On Tuesday, Newton had little interest in engaging with the topic of the black quarterback stereotype. “We limit ourselves, by just labeling ourselves black, this, that and a third,” he said. But Newton added that he hopes to use his influence as a star athlete to break down stereotypes, to allow people to live without being categorized.
“It’s bigger than race,” Newton said. “It’s more so opening up a door for guys that don’t want to be labeled.”
There have been many, many other outspoken, highly intelligent black football players in the past. Anyone who knows names like Jim Brown and Richard Sherman knows that. But what makes the Panthers different is that they are unified in how they publicly celebrate their blackness. That is, they are themselves and not conforming to any other expectation of who they should be.
A lot of credit should be given to Panthers head coach Ron Rivera for empowering the players to be themselves. The only Latino coach in the league, Rivera knows what it means to stand out. But rather than trying to regulate these players, he has created an environment that makes players like Cam Newton and cornerback Josh Norman able to fully express themselves.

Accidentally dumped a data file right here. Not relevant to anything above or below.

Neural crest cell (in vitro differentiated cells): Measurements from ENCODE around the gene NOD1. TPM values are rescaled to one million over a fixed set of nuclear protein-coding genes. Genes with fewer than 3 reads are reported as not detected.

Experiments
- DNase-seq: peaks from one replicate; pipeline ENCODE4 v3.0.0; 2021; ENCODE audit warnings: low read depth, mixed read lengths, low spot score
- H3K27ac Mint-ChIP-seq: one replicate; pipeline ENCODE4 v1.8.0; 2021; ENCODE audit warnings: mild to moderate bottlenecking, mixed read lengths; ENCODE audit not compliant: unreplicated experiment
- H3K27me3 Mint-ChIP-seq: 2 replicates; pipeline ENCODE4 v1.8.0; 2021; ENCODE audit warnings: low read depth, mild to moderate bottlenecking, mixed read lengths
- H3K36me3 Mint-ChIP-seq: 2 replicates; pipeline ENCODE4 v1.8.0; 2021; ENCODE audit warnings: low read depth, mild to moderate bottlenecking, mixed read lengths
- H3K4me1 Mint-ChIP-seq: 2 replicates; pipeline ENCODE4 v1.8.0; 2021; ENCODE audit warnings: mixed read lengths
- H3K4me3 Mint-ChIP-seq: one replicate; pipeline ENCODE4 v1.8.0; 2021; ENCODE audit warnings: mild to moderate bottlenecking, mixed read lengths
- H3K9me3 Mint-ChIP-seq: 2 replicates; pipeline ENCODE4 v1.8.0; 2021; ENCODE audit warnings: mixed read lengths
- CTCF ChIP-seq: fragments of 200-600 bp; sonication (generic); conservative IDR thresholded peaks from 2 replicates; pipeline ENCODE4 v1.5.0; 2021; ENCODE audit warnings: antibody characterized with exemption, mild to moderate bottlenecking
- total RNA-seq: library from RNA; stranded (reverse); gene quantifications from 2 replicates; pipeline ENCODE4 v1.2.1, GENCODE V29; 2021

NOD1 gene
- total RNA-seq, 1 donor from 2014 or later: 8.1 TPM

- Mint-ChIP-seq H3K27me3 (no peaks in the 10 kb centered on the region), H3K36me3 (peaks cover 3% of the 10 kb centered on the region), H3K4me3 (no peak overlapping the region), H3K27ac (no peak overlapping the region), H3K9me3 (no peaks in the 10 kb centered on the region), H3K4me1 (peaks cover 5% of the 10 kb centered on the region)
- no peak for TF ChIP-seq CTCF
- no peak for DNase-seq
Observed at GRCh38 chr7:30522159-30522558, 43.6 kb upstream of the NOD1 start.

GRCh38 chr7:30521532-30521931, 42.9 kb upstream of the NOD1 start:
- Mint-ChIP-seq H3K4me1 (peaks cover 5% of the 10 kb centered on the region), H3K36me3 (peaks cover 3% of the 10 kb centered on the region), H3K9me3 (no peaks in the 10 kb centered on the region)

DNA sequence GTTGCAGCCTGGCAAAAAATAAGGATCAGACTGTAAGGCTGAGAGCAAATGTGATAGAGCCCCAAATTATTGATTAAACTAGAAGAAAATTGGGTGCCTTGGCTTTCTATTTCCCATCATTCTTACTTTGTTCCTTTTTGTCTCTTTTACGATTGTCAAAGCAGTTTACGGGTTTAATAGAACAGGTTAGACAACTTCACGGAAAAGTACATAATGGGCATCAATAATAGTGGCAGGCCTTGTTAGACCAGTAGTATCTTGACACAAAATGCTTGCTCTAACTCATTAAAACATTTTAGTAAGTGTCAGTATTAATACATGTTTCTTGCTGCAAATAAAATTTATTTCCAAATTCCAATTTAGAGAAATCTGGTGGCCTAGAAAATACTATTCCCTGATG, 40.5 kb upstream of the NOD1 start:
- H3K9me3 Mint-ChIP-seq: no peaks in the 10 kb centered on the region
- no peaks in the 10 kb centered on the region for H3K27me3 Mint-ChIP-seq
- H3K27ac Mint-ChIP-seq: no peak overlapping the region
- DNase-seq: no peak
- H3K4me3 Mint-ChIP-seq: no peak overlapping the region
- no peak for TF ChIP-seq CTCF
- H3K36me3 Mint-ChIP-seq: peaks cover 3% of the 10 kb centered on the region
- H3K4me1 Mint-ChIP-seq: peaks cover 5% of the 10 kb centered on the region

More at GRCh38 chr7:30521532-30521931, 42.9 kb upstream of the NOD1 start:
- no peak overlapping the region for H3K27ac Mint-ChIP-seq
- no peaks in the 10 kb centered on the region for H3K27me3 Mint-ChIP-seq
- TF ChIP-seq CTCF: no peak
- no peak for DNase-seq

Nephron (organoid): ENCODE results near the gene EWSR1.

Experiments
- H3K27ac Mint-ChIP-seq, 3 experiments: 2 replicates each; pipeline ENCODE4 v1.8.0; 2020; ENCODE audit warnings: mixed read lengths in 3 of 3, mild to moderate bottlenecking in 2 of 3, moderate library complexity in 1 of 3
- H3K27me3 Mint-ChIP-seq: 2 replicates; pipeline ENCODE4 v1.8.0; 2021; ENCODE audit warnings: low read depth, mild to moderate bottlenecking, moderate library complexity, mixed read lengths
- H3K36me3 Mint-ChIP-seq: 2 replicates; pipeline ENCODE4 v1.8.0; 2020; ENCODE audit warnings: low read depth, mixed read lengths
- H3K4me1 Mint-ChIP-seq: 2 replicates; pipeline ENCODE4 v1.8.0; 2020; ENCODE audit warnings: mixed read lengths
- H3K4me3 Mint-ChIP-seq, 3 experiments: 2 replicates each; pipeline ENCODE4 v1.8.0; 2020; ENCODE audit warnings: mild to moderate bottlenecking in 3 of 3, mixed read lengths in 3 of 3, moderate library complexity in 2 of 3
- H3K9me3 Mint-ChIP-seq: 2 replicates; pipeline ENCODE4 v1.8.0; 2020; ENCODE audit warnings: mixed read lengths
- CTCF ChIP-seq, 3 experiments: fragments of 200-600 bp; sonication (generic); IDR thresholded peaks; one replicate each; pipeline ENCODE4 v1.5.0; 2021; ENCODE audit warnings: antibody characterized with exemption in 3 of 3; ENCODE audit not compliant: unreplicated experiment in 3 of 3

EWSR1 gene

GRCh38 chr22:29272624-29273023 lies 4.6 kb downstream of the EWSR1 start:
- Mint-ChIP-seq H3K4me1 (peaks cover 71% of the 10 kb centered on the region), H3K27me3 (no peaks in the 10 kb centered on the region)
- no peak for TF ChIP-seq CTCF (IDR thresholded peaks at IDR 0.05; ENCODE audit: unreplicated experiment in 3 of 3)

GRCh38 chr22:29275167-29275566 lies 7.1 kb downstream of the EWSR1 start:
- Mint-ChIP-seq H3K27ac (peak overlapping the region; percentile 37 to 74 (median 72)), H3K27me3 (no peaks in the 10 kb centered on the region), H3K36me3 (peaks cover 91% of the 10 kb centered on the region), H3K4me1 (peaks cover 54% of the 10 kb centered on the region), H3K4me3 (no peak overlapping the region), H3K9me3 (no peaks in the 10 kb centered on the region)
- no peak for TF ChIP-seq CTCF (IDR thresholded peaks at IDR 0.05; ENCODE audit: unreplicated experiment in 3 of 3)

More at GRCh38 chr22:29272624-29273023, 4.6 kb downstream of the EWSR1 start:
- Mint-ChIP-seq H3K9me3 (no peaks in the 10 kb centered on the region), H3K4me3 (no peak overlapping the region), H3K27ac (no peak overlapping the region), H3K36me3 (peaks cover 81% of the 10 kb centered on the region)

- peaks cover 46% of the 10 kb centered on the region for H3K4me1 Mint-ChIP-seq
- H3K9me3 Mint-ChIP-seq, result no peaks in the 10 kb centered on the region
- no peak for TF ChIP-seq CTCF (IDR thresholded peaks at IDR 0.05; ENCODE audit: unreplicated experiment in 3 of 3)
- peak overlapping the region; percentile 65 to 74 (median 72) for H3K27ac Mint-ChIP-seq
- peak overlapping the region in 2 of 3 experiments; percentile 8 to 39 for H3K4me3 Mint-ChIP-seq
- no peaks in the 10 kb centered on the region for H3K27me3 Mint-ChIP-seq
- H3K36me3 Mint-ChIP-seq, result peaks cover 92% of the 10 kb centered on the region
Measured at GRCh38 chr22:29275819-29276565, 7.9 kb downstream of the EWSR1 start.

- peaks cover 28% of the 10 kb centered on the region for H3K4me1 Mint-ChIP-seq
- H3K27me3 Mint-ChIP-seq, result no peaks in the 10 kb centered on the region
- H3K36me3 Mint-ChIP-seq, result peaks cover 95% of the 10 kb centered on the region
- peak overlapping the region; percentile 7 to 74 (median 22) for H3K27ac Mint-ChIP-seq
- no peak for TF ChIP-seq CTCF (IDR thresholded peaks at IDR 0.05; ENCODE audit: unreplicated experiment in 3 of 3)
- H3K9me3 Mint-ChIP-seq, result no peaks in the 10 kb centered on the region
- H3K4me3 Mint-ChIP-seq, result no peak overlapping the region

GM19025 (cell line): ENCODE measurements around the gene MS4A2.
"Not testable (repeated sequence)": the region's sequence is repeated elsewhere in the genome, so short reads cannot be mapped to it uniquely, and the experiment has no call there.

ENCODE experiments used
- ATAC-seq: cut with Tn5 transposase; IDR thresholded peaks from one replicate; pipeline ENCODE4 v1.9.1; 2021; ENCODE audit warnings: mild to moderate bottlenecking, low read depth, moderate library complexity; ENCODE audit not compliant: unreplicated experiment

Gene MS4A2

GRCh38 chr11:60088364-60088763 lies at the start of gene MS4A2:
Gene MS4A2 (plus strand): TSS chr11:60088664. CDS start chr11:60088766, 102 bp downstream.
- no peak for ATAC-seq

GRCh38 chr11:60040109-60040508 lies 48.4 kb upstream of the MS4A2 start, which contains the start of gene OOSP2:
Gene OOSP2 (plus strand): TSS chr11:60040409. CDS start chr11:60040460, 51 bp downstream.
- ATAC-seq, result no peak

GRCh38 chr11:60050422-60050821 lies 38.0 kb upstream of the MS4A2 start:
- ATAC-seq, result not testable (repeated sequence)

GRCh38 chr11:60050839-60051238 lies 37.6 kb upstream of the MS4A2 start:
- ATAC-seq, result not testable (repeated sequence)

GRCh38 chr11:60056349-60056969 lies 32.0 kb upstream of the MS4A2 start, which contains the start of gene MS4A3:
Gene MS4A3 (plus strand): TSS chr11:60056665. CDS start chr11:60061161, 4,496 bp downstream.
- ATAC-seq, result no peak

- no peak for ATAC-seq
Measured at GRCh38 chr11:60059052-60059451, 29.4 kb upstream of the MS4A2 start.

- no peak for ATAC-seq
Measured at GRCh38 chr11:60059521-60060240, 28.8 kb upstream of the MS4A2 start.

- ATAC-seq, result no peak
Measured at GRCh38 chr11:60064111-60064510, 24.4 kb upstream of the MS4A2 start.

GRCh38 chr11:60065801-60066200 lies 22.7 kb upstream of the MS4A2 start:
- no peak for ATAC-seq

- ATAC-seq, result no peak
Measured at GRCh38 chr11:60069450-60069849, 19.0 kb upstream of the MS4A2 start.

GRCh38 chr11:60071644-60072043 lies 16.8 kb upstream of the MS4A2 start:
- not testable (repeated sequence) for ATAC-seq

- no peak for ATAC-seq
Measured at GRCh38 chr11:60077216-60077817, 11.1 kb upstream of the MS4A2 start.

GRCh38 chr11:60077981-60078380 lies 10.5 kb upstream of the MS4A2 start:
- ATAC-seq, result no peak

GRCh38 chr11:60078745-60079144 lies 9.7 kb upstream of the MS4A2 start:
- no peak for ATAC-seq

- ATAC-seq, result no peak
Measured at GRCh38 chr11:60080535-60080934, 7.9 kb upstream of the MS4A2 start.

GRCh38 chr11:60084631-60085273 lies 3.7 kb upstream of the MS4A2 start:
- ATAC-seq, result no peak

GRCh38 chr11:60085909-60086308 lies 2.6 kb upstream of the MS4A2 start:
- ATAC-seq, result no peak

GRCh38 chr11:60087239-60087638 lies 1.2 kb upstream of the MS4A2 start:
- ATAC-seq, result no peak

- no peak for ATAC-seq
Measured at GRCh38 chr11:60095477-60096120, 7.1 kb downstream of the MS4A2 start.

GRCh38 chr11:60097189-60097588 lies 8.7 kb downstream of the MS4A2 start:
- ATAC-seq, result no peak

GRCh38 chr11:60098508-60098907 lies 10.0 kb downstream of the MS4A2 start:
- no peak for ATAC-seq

“Keep your personality,” he has told his team.
Rivera has seen improvement in his team’s performance since he gave them full freedom to be themselves. It wasn’t always that way. Rivera admitted last year that at one point he tried to get Norman, in particular, to “fall in line too much.”
When Rivera eventually let Norman be Norman, he began his ascent to becoming one of the top corners in the league. “They let me go,” Norman said. “They let me be free, and all this started.”
Nowadays, Norman’s enthusiasm and charisma is regularly viewable, as when he was interviewed by ESPN’s Ed Werder after the NFC Championship Game. If that occasionally annoys the opposing team, that’s fine with Rivera.
“There’s a great saying: Respect your opponent, but believe in yourself,” Rivera told ESPN. “If you start worrying too much about that side of things [respecting your opponent] and doing things completely the right way, you lose that little edge.”
Richard Crepeau, a University of Central Florida professor who focuses on U.S. sports history,believes that Riverahas been able to pull more out of his players exactly because he is aware of the way NFL teams have historically tried to keep players in line.
“He knows what the restrictions have been and he knows how the athletic establishment seeks to mold people in a highly acceptable sort of way,” Crepeau said. “And, of course, the NFL is among the most powerful in that respect. They don’t call it the ‘No Fun League’ for nothing.”
With their approval from their head coach and with Cam Newton taking the lead, the Panthers have decided that they were not going to allow themselves to be molded. They have proudly and publicly embraced who they are as black men and proudly demonstrated that blackness time and time again.
On Sunday, the Panthers have a chance to do something historic. If they win the Super Bowl, they will be only the second team ever to go 18-1 and go all the way. But no matter what the outcome, they have already made history, for no team has ever been as proudly black as the 2015 Carolina Panthers.